In the usual 'busyness' of a general week around here, things fly by pretty fast. Between the have-to's and the want-to's, things get rather blurry and messy. Keeping your head above water becomes the new normal, and anything beyond that is luxury.
We did find out Mas seems to be a leftie. The only reason that's notable is because he is 15 years old and has never really shown a preference. (In fact, for years, he never knew his hands were attached to him....was quite the thing to watch once he figured it out!) We've always assumed he's ambidextrous. (Or, ambihandrous, as our friend Roger likes to refer to it!) Our observant OT noticed he was spearing food and dipping food beautifully with his left hand. We tried isolating the left hand at home, and voila!, he seems to have almost 'normal' hand function in his left hand. Very cool to see. I'm not sure where the wild/flailing hand movements began, but according to hindsight, it seems to be related to his continuous and long-term use of Reglan, a motility med he was on for about 8 years to help push food through his system. It seems Reglan has now been tied to ataxia, which would explain why his arms sometimes have a mind of their own. As my husband likes to say, any medicine is poison, and I guess I have to agree with that.
In other news, we had a troubling encounter with an oldster in Culver's the other day. As we were walking to our booth, an old man was laughing at Mas, and his wife said to him, "What are you laughing at?" Then I heard the man say something about "that boy." I wasn't completely positive what he said, so that kept me from destroying him with my fists, but it is troubling when someone who should know better is so blatantly rude. Again, the majority of people are awesome to us, but it's the minority who stick with you. I am usually too flustered to reply when those things happen directly, but I need to get better at it, because holding on to it only feeds frustration and anger later. Too bad people can't just ask what's wrong with him or keep their laughs to themselves. I find the older generation to be way less forgiving of Mas and his behaviors than the younger. Probably because kids like Mas were just locked away back in the old days, so to see them out and about is most likely off-putting to the oldsters.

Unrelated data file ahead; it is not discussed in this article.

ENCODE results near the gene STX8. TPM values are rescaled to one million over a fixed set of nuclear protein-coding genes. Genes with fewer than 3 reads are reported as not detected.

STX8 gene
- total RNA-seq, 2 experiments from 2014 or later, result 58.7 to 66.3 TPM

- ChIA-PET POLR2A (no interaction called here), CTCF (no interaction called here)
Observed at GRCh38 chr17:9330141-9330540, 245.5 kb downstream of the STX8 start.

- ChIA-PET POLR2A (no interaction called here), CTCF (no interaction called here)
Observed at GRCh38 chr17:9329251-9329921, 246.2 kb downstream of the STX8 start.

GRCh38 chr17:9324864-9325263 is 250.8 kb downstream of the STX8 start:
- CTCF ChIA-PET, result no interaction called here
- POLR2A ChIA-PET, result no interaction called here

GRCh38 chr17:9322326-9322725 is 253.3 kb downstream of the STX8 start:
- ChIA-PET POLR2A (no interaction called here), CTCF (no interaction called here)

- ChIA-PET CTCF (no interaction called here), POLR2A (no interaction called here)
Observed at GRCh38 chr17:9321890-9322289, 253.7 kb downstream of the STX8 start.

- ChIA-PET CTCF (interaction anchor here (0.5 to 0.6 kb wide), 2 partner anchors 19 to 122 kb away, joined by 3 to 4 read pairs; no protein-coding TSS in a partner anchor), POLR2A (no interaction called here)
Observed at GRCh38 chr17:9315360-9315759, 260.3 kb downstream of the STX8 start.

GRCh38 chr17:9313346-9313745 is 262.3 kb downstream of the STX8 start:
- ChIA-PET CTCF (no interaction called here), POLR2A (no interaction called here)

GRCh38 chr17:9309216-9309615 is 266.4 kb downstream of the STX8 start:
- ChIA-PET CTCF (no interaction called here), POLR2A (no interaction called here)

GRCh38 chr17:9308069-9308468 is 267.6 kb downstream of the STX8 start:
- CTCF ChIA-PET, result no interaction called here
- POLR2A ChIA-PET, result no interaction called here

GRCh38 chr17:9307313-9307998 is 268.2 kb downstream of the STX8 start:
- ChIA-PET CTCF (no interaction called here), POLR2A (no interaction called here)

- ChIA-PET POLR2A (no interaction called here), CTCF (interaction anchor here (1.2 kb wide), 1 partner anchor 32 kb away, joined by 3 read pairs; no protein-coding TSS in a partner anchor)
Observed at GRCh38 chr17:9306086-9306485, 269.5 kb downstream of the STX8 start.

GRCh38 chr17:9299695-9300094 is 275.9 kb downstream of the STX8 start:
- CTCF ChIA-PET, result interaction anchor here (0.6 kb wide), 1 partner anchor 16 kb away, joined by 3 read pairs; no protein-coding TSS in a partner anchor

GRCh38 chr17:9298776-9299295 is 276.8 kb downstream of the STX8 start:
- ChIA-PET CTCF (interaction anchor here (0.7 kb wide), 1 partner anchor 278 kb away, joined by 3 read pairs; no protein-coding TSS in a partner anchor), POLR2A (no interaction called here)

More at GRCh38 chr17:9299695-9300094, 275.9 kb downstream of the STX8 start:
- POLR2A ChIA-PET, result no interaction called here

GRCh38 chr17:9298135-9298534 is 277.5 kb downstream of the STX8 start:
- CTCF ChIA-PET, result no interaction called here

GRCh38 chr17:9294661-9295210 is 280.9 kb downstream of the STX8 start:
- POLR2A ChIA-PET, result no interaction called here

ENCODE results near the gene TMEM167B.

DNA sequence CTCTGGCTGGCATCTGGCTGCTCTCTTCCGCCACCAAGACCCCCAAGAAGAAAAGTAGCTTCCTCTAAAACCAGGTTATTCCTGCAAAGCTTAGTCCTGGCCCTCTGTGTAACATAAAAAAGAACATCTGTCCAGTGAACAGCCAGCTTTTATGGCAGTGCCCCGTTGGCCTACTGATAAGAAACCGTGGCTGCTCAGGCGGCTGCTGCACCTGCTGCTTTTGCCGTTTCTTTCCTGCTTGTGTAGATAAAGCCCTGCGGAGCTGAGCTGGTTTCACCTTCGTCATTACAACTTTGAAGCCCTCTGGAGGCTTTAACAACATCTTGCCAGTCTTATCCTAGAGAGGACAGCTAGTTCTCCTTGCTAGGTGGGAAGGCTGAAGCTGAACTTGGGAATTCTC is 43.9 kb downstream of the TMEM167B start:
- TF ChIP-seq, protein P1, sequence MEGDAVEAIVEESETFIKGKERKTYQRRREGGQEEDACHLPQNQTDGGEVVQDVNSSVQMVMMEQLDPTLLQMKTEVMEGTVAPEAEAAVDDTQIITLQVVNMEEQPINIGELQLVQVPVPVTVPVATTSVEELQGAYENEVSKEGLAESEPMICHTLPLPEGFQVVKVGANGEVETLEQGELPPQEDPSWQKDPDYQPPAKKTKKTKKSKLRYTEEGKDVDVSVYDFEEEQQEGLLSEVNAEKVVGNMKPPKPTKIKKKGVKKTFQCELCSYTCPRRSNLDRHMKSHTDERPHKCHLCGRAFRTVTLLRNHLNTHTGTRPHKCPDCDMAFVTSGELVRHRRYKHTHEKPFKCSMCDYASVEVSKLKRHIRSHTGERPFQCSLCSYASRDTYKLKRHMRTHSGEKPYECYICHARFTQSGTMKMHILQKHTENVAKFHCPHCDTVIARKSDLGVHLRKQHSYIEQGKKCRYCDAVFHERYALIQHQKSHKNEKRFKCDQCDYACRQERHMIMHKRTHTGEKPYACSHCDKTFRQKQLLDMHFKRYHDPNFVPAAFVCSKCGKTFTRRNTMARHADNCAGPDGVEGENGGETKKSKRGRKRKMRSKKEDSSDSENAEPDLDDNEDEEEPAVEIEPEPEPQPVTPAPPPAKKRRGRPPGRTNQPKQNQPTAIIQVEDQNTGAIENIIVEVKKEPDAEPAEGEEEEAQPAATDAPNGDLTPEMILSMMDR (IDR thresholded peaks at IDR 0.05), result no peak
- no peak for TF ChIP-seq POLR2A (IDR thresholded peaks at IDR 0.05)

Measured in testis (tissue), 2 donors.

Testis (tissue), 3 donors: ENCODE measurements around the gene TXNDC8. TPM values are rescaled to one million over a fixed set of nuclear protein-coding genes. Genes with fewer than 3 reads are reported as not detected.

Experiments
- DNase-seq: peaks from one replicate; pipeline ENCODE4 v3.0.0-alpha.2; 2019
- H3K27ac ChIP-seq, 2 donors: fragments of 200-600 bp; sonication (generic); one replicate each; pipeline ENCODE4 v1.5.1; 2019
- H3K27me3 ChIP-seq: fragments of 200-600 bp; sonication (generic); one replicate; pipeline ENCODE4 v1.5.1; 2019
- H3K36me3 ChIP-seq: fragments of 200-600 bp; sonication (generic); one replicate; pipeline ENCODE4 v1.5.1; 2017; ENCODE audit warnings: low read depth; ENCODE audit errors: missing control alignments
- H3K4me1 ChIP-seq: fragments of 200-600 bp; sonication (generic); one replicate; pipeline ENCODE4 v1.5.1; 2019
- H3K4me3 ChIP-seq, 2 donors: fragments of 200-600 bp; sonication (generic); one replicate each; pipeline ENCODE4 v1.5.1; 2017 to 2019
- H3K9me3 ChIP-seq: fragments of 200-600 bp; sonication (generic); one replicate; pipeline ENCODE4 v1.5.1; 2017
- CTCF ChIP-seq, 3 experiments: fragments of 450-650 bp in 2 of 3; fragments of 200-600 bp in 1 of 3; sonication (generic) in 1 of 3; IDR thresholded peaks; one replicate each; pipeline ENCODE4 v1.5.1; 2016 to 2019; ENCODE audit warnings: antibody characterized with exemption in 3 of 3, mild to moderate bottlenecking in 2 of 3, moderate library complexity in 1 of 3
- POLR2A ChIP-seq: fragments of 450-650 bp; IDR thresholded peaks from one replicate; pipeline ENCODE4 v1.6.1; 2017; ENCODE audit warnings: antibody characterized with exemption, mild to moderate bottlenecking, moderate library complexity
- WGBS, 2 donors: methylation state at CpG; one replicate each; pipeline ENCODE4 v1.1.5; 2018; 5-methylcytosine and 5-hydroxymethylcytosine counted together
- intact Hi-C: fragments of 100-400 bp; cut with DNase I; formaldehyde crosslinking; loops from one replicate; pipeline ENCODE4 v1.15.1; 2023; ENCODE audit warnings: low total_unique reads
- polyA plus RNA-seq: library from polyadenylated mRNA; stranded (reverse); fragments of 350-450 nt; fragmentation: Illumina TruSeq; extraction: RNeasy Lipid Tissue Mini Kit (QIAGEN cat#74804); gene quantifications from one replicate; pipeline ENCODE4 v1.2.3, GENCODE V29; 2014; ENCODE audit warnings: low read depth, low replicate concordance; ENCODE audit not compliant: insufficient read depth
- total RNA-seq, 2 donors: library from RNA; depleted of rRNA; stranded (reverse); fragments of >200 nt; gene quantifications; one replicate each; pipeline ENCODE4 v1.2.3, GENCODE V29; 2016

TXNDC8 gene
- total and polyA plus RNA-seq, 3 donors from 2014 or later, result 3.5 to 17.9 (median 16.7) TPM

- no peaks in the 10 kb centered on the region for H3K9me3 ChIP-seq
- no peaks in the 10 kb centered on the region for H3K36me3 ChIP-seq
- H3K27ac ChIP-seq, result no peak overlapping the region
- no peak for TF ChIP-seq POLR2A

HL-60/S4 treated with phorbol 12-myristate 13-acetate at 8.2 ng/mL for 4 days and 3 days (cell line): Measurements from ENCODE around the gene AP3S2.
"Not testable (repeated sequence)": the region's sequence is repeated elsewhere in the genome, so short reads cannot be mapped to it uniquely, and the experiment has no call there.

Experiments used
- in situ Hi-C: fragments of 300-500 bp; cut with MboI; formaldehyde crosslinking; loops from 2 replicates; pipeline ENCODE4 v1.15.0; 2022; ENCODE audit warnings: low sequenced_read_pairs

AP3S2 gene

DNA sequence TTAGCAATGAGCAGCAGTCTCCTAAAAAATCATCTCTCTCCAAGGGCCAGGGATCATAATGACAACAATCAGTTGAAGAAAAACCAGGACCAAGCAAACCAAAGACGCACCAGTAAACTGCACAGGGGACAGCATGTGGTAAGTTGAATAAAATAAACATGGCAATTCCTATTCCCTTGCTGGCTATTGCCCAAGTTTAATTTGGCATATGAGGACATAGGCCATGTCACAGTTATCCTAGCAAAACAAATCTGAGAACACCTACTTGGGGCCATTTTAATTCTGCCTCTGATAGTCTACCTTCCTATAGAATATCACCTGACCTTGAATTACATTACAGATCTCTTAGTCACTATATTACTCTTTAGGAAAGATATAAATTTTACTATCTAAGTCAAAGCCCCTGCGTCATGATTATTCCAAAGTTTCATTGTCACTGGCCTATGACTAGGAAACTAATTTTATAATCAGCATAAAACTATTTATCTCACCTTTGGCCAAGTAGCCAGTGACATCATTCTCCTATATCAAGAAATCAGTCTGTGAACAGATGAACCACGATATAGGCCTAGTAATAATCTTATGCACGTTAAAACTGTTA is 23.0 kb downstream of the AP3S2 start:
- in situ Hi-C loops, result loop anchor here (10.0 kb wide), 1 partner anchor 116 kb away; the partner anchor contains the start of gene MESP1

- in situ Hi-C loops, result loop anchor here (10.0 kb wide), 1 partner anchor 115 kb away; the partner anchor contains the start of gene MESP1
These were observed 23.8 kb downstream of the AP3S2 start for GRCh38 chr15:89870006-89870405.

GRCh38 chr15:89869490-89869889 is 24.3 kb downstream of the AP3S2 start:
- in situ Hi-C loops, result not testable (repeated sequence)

We are currently waiting for insurance to approve his genetic bloodwork. As it turns out, the bloodwork in question only costs $1600. I say, 'only,' because he has had a lot more money than that spent on him in the past, in the name of diagnoses-chasing. We wait, impatiently, knowing that with the small fee of $1600, we could have some answers. Which would yield plenty of positive things, not the least of which is psychological; to have a cause to identify with, a t-shirt to wear, meetings to attend, parents to compare notes with, and an answer if someone would ever get the balls to ask what's wrong with him. The genetic counselor who prepared the insurance letter said, 'this family deserves answers.' And I thought, yes, we do. Fifteen years is a long time to sit and wonder what is wrong and how to go about fixing it in the present and avoiding it in the future.
In the midst of our busyness, is a spring break where Mas is spending the week at home. It got me to thinking the other day, how so many people think we are whining or complaining about his care. I realized a major difference in how his care is viewed. If you spend 20 minutes to one hour with Mas, you may think, 'that isn't so hard.' Try spending the day with him. Or two days. Or seven. Or fifteen years. I think the exhaustion factor comes in for the 'constants.' The people who are constantly with him, constantly wiping up drool, constantly changing diapers, constantly worrying over safety, etc. Remember that when thinking about any 'special' families you may know. What may seem like a manageable situation takes on a different hue entirely when you think of the complexities of long-term care. Anything is manageable in small bites, but to have to eat the same meal for years and years gets more difficult.